MysteryPeople Scott: I thought this book had one of the best starts. How did you come to using a mouse to reintroduce Porter?

David Hansard: As the story opens Porter believes he’s going to die alone in the windowless, basement room of a New York police station and end up buried in an unmarked grave in Potter’s Field. When a mouse touches his fingers, he feels a kinship and some small comfort knowing there’s another creature in the same predicament. The initial scene, which is set in September, is a flash-forward from the bulk of the story that takes place in June in Texas. I start with it because it’s the point at which the stakes are highest for Porter. His peril creates tension and raises questions that—I hope—hover over the entire story.

Since the setup involves “kidnap by cop” and illegal incarceration, I spent a lot of effort trying to make those seem feasible. After all, how realistic is it that actual law enforcement officers would take someone off the street and illegally lock them up in a police station? A couple of months after I wrote the scene stranger-than-fiction reality conveniently intervened. It turned out our local El Paso County, Colorado sheriff had been doing that exact thing to his political enemies and others he wanted to shake down.

MPS: What made you want to dive into Porter Hall’s past with the second book?

DH: With any reasonably complex character there is a personal history that has made them who they are. We all know Chandler’s dictum that “the knight” should have no past and no future, at least not ones the reader knows, and should not exist outside his mission. That works for Phillip Marlow. It wouldn’t work for Porter Hall, who, unlike Marlow, is reluctant amateur PI. The events of his own life draw him into his adventures and misadventures. One of Porter’s defining attributes is infection with the “white knight” syndrome, his compulsion to rescue “damsels in distress.” The irony, which is not lost on him, is that the surest way for a damsel to end up in distress is by spending time with him. It’s the inciting event in One Minute Gone and repeats more than once in How the Dark Gets In. Being a “rescuer” is his nature, but it’s a trait that has also been exacerbated by the loss of his older sister when he was ten.

MPS: Family plays an important part in various ways through the story. What did you want to explore with it?

DH: Porter feels responsible for the death of his sister at the hands of a drunk driver more than thirty years ago because he created the situation that caused it. Only by returning to that period of his life can her death, and the way it has shaped and still controls him, be understood. That event underlies the dysfunction that destroyed his family and was responsible for, in his mind, the premature deaths of both of his parents. It has left him with guilt and loneliness he will never escape.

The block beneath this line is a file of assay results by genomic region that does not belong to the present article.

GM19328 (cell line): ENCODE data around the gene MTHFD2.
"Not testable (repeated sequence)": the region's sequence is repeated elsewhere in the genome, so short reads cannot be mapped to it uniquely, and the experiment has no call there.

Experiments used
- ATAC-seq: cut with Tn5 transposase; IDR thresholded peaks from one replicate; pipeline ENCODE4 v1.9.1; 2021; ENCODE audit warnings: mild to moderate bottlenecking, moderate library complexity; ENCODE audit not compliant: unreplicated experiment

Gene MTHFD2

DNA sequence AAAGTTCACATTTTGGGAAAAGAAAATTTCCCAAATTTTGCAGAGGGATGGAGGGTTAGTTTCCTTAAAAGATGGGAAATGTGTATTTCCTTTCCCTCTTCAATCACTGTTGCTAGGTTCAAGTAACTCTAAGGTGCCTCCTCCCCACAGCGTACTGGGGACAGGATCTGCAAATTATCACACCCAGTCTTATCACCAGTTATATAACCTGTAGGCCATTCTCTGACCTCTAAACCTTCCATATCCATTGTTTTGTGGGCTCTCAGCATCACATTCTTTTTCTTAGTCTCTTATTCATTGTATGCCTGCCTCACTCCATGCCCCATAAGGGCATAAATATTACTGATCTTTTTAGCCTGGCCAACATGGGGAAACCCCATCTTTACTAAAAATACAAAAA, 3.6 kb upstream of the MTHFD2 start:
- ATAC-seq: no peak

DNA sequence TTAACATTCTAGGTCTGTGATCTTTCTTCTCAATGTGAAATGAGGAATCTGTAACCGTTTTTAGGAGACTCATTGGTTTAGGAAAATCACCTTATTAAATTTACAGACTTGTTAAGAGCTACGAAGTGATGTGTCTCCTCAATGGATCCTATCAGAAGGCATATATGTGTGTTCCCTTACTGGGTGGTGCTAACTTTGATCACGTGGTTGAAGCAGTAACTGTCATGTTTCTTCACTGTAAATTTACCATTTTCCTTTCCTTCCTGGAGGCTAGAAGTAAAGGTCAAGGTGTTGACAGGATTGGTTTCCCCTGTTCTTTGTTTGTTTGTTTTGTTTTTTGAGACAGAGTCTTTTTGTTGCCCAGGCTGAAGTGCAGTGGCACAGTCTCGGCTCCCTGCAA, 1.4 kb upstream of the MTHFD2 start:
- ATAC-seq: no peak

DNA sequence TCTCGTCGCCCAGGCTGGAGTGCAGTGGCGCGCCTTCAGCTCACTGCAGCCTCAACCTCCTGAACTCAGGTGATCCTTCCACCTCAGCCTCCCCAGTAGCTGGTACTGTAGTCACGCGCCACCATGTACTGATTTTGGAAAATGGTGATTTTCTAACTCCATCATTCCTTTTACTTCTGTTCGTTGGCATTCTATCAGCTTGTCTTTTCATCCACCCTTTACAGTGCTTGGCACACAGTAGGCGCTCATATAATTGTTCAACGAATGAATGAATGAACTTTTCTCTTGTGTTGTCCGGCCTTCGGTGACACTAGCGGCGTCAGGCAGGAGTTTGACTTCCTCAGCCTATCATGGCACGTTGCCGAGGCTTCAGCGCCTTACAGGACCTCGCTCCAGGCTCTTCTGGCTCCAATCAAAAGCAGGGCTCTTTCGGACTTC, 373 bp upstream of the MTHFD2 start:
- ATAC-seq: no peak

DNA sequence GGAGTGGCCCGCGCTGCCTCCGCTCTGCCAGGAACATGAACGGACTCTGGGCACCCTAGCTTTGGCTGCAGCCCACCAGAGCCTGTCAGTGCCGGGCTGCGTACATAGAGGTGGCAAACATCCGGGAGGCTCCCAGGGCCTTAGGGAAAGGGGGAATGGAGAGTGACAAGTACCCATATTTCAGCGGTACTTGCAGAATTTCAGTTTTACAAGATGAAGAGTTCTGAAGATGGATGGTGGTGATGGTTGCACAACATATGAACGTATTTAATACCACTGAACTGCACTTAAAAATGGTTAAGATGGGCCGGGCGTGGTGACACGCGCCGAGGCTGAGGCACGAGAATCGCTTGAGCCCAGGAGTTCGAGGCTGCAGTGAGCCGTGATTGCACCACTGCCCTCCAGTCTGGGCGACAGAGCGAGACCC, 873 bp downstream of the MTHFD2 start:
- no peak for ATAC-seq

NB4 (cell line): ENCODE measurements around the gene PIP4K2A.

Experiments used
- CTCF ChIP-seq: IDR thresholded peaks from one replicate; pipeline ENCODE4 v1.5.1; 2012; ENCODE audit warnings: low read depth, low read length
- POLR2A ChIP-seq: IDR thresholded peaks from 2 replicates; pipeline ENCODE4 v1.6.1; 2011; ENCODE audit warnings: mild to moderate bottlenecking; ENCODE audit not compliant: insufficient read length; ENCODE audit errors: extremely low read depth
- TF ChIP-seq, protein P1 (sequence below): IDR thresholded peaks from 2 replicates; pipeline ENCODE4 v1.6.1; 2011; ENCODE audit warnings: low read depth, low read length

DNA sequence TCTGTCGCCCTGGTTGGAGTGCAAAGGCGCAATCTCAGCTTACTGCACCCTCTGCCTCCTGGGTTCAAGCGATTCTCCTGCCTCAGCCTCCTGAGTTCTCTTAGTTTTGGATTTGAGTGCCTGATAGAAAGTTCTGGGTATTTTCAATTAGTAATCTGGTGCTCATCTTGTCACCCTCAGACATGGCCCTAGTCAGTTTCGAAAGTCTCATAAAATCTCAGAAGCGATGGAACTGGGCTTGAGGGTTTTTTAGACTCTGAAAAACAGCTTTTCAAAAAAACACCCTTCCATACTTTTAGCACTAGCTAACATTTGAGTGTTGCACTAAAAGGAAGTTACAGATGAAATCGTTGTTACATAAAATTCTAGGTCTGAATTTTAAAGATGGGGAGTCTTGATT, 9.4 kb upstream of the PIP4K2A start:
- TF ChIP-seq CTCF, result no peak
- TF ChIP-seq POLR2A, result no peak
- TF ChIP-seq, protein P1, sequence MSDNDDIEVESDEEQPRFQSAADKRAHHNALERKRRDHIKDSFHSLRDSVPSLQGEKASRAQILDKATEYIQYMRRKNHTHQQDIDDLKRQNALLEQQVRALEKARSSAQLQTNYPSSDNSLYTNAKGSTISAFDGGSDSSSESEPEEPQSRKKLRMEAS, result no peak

MPS: The story takes place across the the U.S. from New York to Austin and Porter’s Wyoming family home. Did that present more of a challenge or something less confining?

DH: How the Dark Gets In is a personal odyssey for Porter, spatially and temporally, from his present life in New York City to his life as a younger man in Texas and finally to his Wyoming childhood. Not only are these times and places not distinct to him, they are a continuum, an echo chamber in which events long past and those of the present overlap, concur, and talk over each other. The places, disparate as they are, mirror and mingle among themselves. What’s the Faulkner quote? “The past isn’t dead. It isn’t even past.” And where did I see it? Oh, right. On the back cover of the book.

MPS: Porter Hall is such a distinctive, yet fitting name for your character. How did you come up with it?

DH: After my mother read the first chapter of One Minute Gone, she said, “I can’t believe your main character is named Porter Hall. Did you realize my mother’s maiden name was Porter and your other grandmother’s maiden name was Hall?” Really, Mom? That truly is an amazing coincidence.

MPS: What has made him the ideal character for you to run with?

DH: I am in awe of writers like Martin Cruz Smith who have the imagination and intelligence to visit a place for a few days—Moscow, in Cruz’s case—and then create a rich, compelling, and viable narrative peopled with engaging and believable characters. Unfortunately, I’m neither smart enough nor creative enough to do that so I lean on a character who shares major portions of my own backstory and has similar tastes and interests. Porter and I even wear the same size boots. That’s s very convenient when we travel together because we can trade off footwear. And, by a really weird coincidence, his name happens to be the same as two of the surnames in my family tree.

Interview with Nelson DeMille

An Interview With Nelson DeMille About His New Book, The Cuban Affair

With his new novel, The Cuban Affair, Nelson Demille has written a new stand-alone novel with a new character, Daniel “Mac” MacCormick, a former Army combat veteran who is now a charter boat captain

As the title suggests this new novel is about a trip to Cuba. MacCormick is hired to help people get to Cuba to find $60 million hidden there.

Nelson, who has also written under the pen names, Jack Cannon, Kurt Ladner, Ellen Kay and Brad Matthews, has written a number of series along with some stand-alone books

Nelson agreed to let me interview him via email. The final two questions in the interview are from Barry Lancet, who I recently interviewed here

Scott: Why did you decide to write a standalone, one with a new main character? Is it related to being with a new publisher?

Nelson: I had two reasons for writing a standalone with a new character.  The first was to give my readers a break from John Corey, and the second was to give me a break from John Corey.  I like John – he pays the bills – but I didn’t want us to get tired of each other.  Also, my new publisher, Simon & Schuster, wanted to start fresh, and I agreed.  Corey may be coming back, but not for my book after The Cuban Affair.

Scott: When you do a standalone versus a series book, do you risk losing those who preferred earlier series and protagonist?